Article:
The profitlessness considered via extract specimens.

And then, a few years after my first reading, I came across Ralph Manheim’s new translation4 of Céline’s masterwork. A translation, so the reviews claimed, that updated and improved Marks’s version in every way. I began reading excitedly. I finished it dutifully and doggedly.

Guiltily and fearfully, too. Was I such a dull jerk now that genius bounced off me like nerf balls? Had I become, inside a decade, Catullus’s “fit dolt for the treadmill”?

Or – just as bad, or worse – Could my earlier exultation have been deluded? Adoration of Céline . . . a symptom?

Obviously, both lines of thought were too discouraging to pursue and I must have let them down a drain of some kind.

Twenty years passed.

Dan Wells asked me to consider works in translation, and I took – with due trepidation – Marks-Céline and Manheim-Céline from their dust on my bookshelves.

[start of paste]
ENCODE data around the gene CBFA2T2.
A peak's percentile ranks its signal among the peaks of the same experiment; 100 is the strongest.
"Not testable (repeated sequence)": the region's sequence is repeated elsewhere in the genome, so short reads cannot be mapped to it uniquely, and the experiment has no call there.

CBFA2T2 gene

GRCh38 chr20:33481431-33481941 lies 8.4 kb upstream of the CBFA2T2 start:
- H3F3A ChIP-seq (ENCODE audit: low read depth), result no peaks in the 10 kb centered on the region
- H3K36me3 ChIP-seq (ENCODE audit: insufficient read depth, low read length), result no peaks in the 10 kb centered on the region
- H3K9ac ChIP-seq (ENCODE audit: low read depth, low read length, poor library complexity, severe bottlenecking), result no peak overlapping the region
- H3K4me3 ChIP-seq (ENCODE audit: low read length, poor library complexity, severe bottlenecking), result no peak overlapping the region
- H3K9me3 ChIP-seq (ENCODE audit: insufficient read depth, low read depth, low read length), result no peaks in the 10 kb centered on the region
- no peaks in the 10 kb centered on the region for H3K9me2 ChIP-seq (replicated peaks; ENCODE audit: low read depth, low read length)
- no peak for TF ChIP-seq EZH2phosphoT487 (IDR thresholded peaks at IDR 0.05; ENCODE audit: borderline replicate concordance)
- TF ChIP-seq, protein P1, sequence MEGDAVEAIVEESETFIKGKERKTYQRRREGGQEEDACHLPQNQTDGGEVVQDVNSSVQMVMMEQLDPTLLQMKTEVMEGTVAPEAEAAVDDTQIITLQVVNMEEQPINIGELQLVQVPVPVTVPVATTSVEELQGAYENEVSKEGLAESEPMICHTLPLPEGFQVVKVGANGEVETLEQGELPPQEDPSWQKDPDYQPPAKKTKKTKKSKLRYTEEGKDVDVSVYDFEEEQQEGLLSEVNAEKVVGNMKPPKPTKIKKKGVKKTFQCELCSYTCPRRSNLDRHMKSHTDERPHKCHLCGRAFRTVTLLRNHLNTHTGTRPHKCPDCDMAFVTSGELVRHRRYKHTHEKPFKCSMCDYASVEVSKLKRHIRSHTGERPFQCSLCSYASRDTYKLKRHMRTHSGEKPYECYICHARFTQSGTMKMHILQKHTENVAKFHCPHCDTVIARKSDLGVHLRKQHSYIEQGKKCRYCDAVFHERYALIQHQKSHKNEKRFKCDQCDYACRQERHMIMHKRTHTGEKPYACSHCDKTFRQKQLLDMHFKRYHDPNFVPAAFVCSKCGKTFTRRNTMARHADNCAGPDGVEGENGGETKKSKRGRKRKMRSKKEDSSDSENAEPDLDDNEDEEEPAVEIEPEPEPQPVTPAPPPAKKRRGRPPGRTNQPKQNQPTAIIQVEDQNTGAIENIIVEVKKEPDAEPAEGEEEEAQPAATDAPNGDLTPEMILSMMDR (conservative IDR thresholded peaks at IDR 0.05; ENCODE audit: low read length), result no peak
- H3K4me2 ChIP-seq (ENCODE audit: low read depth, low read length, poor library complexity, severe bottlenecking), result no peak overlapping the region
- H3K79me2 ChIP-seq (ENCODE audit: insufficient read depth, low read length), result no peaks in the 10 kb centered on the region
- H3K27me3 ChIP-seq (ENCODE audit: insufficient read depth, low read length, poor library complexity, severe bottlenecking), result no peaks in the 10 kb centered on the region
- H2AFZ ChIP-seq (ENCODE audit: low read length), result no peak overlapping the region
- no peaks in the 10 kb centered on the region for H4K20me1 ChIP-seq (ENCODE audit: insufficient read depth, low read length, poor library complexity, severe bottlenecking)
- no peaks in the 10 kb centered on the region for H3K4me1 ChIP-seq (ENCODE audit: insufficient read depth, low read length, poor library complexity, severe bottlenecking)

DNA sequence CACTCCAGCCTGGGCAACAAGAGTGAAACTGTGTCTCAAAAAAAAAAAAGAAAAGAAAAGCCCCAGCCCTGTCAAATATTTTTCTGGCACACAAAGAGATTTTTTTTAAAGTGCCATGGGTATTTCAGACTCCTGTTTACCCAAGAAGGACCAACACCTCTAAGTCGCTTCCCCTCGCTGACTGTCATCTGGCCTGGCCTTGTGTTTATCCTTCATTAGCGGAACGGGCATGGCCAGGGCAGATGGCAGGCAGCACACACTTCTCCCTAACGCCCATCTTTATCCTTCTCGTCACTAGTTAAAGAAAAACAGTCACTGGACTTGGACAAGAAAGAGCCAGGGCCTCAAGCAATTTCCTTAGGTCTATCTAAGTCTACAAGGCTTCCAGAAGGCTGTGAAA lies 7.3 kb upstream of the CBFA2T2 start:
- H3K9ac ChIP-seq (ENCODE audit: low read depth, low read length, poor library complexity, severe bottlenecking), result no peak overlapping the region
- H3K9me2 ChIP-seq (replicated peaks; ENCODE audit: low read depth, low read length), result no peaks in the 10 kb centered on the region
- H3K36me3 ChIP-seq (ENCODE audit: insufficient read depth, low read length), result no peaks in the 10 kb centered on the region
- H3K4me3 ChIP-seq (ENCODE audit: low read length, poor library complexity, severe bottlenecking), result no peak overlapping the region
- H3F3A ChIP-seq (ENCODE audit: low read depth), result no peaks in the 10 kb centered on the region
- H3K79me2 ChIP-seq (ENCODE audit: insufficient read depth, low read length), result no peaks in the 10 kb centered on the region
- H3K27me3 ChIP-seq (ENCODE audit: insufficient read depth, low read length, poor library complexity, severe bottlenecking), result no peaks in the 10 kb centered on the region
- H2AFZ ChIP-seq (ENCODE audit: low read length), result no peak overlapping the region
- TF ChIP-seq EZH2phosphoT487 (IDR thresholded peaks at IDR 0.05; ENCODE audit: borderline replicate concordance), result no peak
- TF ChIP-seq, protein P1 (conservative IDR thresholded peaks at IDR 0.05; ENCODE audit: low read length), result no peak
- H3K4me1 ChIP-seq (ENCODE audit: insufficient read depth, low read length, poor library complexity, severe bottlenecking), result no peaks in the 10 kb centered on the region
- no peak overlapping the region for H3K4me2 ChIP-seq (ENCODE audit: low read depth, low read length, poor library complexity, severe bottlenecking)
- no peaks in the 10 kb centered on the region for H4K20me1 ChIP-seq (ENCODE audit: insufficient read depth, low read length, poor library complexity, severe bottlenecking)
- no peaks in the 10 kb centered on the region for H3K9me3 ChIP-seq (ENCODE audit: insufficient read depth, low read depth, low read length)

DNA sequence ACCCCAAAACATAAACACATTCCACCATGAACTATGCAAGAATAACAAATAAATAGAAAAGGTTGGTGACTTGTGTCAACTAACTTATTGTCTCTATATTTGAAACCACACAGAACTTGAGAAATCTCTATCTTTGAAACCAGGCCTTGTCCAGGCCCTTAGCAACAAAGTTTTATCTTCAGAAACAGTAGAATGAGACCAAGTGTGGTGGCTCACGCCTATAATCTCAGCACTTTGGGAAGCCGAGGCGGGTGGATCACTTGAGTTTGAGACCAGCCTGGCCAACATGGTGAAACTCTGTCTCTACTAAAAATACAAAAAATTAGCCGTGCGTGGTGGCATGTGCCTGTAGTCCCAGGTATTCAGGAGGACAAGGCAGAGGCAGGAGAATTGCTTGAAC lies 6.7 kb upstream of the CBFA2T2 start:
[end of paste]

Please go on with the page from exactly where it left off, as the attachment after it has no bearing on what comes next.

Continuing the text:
A thousand compared pages later, the two texts read in tandem, warped and porcupined from several hundred yellow Post-It notes (Céline as exhaustive and exhausting as ever), two general conclusions were obvious to me. The two translations are so different, line by line, word by word, that it is obviously extremely difficult, requiring much ingenuity, judgement and (presumably) compromise, to render Céline’s language into English. More interestingly, though, the distinctive lineaments of Céline’s creation emerge so unmistakably from both translations that, though made of words, they seem impervious to words. The ideas are too cool not to make it across. (Within limits, obviously; they are immune to the fluctuations of skilled translators doing their level best by the work.) This, and not premature senility or recollected mania, was why I’d felt such ennui reading Manheim’s new translation: I was expecting a revelation, but I’d already had it. Manheim’s new version was more smoothly readable while more sharply particular, grittier, earthier, an improvement in most (not all) ways over Marks’s fifty-year-old, and now a little fusty and clunky by comparison, original. But –